Cover image for Witch hunts in Europe and America : an encyclopedia
Witch hunts in Europe and America : an encyclopedia
Burns, William E., 1959-
Personal Author:
Publication Information:
Westport, Conn. : Greenwood Press, 2003.
Physical Description:
xli, 359 pages : illustrations ; 27 cm
Format :


Call Number
Material Type
Home Location
Item Holds
BF1584.E9 B87 2003 Adult Non-Fiction Central Closed Stacks-Non circulating

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From early sorcery trials of the 14th century--associated primarily with French and Papal courts--to the witch executions of the late 18th century, this book's entries cover witch-hunting in individual countries, major witch trials from Chelmsford, England, to Salem, Massachusetts, and significant individuals from famous witches to the devout persecutors. Entries such as the evil eye, familiars, and witch-finders cover specific aspects of the witch-hunting process, while entries on writers and modern interpretations provide insight into the current thinking on early modern witch hunts.

From the wicked witch of children's stories to Halloween and present-day Wiccan groups, witches and witchcraft still fascinate observers of Western culture. Witches were believed to affect climatological catastrophes, put spells on their neighbors, and cavort with the devil. In early modern Europe and the Americas, witches and witch-hunting were an integral part of everyday life, touching major events such as the Reformation and the Scientific Revolution, as well as politics, law, medicine, and culture.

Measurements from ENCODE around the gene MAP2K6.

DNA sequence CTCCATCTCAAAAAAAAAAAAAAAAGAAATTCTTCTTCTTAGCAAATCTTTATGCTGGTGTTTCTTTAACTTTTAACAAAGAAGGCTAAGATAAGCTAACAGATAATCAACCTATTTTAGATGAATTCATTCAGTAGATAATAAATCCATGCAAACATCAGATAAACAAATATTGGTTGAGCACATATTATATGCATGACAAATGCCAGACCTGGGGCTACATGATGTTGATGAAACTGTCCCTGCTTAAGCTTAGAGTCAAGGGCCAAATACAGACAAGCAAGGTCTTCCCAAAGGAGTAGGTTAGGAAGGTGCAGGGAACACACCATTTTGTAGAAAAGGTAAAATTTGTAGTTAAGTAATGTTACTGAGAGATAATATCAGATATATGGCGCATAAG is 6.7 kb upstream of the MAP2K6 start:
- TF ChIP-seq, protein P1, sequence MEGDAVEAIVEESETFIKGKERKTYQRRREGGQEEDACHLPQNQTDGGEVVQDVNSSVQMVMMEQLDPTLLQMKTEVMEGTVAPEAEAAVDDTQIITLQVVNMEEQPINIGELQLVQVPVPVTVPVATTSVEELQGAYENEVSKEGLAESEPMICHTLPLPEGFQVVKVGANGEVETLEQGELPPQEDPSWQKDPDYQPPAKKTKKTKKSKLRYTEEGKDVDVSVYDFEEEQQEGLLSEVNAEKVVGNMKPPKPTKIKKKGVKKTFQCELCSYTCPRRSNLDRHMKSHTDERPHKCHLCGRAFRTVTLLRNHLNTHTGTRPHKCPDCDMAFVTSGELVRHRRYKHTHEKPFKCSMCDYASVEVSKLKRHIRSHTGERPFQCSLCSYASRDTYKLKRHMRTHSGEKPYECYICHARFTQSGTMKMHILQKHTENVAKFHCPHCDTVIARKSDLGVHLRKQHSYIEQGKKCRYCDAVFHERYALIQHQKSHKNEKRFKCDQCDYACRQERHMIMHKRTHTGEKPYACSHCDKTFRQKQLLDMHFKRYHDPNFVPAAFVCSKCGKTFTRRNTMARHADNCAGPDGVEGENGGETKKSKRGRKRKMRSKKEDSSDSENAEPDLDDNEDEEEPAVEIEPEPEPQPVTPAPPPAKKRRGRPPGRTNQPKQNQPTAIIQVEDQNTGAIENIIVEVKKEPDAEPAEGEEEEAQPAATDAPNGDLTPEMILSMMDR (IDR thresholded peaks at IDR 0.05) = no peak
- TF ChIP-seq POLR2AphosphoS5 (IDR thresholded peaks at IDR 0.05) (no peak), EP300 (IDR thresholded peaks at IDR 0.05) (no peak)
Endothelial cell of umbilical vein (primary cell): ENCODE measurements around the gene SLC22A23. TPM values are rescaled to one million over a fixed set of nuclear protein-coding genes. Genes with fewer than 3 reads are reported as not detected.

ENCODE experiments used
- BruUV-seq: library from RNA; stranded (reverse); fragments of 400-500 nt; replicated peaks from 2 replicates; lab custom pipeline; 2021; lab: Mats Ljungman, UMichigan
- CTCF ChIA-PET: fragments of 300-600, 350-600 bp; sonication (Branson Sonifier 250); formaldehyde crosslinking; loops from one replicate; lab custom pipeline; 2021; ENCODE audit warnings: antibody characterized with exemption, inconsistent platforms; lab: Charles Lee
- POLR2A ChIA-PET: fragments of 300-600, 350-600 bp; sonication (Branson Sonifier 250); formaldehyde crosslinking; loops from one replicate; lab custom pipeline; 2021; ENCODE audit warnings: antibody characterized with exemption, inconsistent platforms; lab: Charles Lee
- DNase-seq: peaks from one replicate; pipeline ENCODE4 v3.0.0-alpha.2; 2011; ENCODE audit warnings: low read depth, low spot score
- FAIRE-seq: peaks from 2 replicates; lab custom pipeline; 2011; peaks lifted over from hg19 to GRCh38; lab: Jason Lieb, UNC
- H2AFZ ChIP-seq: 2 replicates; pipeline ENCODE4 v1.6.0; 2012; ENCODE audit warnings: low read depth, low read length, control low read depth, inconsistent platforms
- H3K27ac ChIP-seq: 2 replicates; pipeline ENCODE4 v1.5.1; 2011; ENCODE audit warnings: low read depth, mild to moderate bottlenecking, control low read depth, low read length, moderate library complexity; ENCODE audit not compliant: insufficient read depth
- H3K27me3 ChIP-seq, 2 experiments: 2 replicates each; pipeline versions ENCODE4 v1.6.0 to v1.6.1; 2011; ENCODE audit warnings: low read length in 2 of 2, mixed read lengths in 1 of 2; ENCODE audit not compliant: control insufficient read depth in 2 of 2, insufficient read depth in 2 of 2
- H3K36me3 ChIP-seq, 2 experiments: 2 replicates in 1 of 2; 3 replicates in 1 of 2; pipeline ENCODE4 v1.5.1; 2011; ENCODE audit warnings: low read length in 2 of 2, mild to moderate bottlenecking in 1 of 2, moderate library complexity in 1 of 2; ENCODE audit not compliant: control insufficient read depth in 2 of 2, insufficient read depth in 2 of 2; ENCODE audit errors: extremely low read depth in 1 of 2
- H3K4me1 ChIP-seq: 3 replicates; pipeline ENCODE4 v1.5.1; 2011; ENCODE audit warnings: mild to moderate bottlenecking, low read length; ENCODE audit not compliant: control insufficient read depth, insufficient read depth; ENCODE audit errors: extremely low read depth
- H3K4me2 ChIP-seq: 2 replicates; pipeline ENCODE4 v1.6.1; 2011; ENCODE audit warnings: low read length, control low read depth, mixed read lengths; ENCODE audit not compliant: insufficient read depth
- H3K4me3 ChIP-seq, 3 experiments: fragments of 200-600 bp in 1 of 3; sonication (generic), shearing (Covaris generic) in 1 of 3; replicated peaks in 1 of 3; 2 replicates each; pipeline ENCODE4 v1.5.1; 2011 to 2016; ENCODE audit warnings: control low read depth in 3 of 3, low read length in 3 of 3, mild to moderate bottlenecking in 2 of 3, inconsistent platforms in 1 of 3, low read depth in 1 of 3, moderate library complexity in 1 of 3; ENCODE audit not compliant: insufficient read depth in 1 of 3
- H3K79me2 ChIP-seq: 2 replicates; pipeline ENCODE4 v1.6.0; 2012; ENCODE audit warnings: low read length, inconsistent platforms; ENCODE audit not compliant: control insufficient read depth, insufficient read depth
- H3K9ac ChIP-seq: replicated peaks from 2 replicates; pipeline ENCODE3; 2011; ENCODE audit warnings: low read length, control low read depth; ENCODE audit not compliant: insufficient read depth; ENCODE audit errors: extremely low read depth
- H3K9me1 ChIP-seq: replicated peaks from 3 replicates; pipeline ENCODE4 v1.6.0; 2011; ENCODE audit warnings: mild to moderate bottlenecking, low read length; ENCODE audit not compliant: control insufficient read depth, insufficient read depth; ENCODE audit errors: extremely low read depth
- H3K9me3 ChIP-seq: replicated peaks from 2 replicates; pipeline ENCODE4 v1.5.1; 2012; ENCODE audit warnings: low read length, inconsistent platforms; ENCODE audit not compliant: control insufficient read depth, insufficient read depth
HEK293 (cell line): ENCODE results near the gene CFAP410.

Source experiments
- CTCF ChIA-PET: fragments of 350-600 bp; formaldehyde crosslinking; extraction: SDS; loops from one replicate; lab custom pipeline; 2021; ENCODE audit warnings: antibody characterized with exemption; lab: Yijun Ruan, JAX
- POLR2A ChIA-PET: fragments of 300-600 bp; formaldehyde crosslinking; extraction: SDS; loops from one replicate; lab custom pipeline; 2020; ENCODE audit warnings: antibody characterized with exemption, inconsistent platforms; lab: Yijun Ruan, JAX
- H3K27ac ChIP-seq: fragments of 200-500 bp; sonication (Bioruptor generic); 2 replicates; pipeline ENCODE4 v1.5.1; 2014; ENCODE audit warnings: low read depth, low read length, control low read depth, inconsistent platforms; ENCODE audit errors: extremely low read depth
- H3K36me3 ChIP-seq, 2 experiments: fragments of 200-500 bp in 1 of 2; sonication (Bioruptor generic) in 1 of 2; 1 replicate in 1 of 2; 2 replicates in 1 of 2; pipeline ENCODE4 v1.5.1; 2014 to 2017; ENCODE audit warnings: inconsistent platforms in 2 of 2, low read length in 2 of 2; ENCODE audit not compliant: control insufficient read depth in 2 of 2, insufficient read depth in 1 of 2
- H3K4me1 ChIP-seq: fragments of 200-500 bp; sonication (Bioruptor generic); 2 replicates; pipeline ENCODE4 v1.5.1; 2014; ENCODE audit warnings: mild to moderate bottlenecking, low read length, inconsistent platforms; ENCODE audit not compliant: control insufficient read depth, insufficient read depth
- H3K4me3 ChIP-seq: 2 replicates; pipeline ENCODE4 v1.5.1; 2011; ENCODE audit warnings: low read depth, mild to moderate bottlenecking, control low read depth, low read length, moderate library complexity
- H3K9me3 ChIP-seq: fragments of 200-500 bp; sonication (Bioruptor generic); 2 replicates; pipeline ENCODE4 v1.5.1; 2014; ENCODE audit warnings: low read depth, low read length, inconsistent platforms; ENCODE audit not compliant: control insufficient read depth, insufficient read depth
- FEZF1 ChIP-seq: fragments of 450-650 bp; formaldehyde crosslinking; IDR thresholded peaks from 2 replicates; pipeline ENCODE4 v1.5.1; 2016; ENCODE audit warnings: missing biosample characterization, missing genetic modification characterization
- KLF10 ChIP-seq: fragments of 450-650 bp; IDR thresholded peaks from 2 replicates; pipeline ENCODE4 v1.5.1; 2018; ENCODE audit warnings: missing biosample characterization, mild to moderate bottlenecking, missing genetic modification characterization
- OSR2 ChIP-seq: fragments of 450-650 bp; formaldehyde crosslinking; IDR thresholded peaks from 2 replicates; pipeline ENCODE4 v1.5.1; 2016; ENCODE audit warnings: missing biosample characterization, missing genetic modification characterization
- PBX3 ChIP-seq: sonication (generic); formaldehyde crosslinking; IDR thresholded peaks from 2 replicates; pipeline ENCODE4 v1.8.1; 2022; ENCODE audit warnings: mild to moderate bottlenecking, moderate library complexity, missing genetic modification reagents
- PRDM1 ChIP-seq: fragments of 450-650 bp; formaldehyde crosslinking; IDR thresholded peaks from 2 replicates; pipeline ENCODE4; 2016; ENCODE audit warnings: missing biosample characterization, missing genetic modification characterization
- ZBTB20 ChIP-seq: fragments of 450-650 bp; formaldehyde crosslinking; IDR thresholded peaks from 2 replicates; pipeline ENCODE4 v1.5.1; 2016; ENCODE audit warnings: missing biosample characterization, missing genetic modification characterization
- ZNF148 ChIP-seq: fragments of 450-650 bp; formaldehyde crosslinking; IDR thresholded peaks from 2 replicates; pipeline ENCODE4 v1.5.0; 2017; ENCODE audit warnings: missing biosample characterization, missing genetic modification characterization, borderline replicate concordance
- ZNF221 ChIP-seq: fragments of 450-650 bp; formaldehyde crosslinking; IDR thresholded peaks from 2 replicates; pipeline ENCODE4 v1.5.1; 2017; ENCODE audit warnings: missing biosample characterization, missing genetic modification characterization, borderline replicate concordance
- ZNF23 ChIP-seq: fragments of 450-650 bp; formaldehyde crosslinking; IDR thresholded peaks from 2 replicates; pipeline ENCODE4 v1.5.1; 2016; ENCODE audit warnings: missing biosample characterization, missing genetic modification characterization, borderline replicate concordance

Author Notes

WILLIAM E. BURNS has taught at the University of Pennsylvania, the University of Maryland, and Mary Washington College. His earlier books include The Scientific Revolution: A World History Companion (2001) and An Age of Wonders: Prodigies in Later Stuart Politics and Culture (2002).

Reviews 1

Choice Review

Witches and witchcraft, taken seriously or not, are a feature of modern history. Burns's encyclopedia chronicles those circumstances and concepts where witches were taken seriously and, unlike several other recent encyclopedias about witchcraft, focuses primarily on the phenomenon of witch hunting, covering a period from the start of the 14th to the end of the 18th century. It notes differences between American and European ideas about witches. Scholarly aids include brief bibliographies after each entry and a general bibliography. Biographical and geographical entries complement topical entries. The care and research that have gone into this volume give it potential value in some European and Colonial American history courses. ^BSumming Up: Optional. Academic libraries. C. V. Stanley Washington & Lee University

Table of Contents

Alphabetical Entries